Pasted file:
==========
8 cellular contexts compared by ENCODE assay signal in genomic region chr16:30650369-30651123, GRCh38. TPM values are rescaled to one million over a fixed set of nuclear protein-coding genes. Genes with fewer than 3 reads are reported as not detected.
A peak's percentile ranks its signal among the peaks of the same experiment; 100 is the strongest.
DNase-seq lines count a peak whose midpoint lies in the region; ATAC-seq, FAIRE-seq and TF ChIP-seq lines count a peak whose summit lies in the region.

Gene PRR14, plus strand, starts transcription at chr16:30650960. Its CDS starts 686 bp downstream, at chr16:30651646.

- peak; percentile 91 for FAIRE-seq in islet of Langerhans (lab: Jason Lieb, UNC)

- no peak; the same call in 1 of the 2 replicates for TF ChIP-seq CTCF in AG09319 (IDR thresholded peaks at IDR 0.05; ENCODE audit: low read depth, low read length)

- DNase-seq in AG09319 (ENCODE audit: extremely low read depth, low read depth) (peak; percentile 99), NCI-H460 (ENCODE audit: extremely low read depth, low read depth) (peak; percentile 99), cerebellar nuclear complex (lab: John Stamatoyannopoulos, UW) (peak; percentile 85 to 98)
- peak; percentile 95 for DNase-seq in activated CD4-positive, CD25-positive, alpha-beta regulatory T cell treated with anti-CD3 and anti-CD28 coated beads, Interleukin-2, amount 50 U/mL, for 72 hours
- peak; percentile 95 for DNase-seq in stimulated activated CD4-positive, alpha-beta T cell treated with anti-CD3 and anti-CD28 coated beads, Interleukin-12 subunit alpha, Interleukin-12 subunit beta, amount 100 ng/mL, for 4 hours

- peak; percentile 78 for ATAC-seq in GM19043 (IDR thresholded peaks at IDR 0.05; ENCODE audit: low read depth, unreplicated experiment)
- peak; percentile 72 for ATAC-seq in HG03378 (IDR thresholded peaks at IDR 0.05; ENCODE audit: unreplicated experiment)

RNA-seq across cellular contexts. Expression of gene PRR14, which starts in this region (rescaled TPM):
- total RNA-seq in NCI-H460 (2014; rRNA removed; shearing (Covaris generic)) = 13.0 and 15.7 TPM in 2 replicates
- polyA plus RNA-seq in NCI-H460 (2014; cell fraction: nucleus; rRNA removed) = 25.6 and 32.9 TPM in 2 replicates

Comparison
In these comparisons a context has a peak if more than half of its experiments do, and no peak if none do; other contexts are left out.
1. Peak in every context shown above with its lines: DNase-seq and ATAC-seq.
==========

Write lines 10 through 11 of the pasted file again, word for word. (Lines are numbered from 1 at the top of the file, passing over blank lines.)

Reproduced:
- peak; percentile 78 for ATAC-seq in GM19043 (IDR thresholded peaks at IDR 0.05; ENCODE audit: low read depth, unreplicated experiment)
- peak; percentile 72 for ATAC-seq in HG03378 (IDR thresholded peaks at IDR 0.05; ENCODE audit: unreplicated experiment)